Saturday, November 23, 2013

How much does your choice of lens affect your videos?

This is a little test I performed in answer to a thread on in the micro-four-thirds group. In that thread, someone had used a prime and a kit zoom on a Panasonic GH3 (the premiere mirrorless camera for video) and found that the noise dramatically increased with the kit zoom, despite having not changed any of the settings.

Of course, in the end this is not really possible since the same aperture would return basically the same results. However, there will always be some difference in the micro-contrast and sharpness of each lens, which will definitely make an impression in the final results.

I ran the test in brutally bad light … a pair of really old halogen lights (more than 2 decades old) pointed at the ceiling more than ten feet away on camera left and 8 LED bulbs coming through a bathroom door about 8 feet away at camera right. The video exposure at 1/25s and f/5.6 required 5000 ISO, which is pretty high. Still, you will see that the Panasonic GH2 does a beautiful job at that ISO, possibly because I am running the Cake 2.3 patch, which allows the camera to go – in this case – up to 64Mbps, which is almost as high as the best possible setting on the GH3 and far higher than any other consumer camera will do natively.

I used f/5.6 so that all the lenses could shoot the same aperture, but do note that 5.6 is wide open for one of the kit zooms, and I think it shows in a slight loss of contrast. I graded the entire video track in Sony Movie Studio Platinum Suite 12, raising the brightness and contrast to emphasize the noise. I find the result excellent … strong saturation and very tolerable noise that would vanish if I owned Neat Video or its equivalent.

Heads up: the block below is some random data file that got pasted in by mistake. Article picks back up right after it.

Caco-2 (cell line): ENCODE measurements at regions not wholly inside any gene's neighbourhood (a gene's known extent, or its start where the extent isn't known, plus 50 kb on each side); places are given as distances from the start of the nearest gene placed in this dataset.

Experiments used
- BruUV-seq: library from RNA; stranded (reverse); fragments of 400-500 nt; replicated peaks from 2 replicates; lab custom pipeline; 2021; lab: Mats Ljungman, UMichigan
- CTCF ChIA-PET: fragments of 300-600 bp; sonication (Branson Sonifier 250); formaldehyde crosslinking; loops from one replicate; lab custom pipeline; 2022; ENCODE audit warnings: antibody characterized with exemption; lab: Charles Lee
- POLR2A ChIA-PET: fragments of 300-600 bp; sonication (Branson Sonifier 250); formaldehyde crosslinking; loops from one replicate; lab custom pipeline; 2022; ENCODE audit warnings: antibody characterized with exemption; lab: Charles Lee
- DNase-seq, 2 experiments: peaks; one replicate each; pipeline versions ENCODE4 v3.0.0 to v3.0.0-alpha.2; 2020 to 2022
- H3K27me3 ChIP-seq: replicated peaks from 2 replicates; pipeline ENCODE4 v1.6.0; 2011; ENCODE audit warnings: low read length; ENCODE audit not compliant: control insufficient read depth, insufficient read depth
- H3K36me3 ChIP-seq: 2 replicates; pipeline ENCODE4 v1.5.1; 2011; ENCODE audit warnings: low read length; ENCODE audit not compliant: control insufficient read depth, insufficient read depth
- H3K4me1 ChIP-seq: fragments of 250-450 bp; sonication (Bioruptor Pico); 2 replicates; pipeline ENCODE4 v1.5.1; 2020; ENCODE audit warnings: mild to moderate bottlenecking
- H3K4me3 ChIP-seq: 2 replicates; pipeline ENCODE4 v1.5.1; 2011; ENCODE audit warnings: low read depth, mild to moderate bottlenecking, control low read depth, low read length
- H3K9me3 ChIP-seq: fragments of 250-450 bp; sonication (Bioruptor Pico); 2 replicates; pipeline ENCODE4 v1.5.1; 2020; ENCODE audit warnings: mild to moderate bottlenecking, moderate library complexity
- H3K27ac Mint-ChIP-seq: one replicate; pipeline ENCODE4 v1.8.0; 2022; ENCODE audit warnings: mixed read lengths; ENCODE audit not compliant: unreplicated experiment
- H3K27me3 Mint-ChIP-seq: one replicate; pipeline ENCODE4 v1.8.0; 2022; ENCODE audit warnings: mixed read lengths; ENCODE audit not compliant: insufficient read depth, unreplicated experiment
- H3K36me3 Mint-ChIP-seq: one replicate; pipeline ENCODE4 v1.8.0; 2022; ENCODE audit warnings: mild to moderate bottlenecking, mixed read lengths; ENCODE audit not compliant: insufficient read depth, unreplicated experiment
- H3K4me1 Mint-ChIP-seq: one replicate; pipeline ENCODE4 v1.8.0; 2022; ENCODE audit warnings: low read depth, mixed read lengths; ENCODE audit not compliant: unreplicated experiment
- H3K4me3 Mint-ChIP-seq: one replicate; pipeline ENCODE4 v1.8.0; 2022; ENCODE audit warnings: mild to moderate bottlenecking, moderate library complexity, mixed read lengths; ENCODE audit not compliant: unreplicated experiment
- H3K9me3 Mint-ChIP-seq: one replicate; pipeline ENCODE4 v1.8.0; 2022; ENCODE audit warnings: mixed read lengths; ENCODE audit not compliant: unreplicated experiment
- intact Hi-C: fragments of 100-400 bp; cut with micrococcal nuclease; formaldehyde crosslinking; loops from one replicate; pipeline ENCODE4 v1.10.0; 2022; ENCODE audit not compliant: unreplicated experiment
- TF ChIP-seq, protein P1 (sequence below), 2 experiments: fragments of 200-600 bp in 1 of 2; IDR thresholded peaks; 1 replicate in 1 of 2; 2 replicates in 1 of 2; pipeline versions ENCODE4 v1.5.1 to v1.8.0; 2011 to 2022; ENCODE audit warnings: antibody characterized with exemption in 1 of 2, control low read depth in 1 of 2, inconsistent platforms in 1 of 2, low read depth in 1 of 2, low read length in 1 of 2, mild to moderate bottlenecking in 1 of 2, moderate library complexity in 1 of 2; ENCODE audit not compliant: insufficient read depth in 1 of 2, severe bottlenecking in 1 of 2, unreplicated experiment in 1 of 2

So … the test. Tripod mount, GH2 set to 1080/24p and the highest quality setting with the Cake 2.3 patch. At 5000 ISO the average bit rate is 64Mbps and at 400 ISO the rate drops to 46Mbps because of the lack of noise and details (much more background blur) to encode. The four lenses in order are: Panasonic 14-140 G Vario Mega-OIS 4.0-5.8 (the mark 1 version), the Panasonic 14-42 X Vario Power OIS 3.5-5.6, the Olympus 45 1.8 and the Pentax M (I say K in the movie but I think it is the M) 50 1.4, which is of course manually focused. I set AF continuous, and none of the lenses pumped focus, and none of them showed any jitter despite me leaving OIS engaged.

My opinion of the results is exactly as I describe above. You see no difference in noise, but you do see a difference in magnification (unavoidable since the lenses are not quite identical in focal length) and in contrast and sharpness. The primes look better, but only because you see them all one after the other. Otherwise you would not notice anything amiss in my opinion.

What I think is really illustrative, though, is the drop from f/5.6 to f/1.4 … an astounding 4 stops. The ISO drops also from 5000 to 400 … and the results are just so pretty :-)

I hope you enjoy it …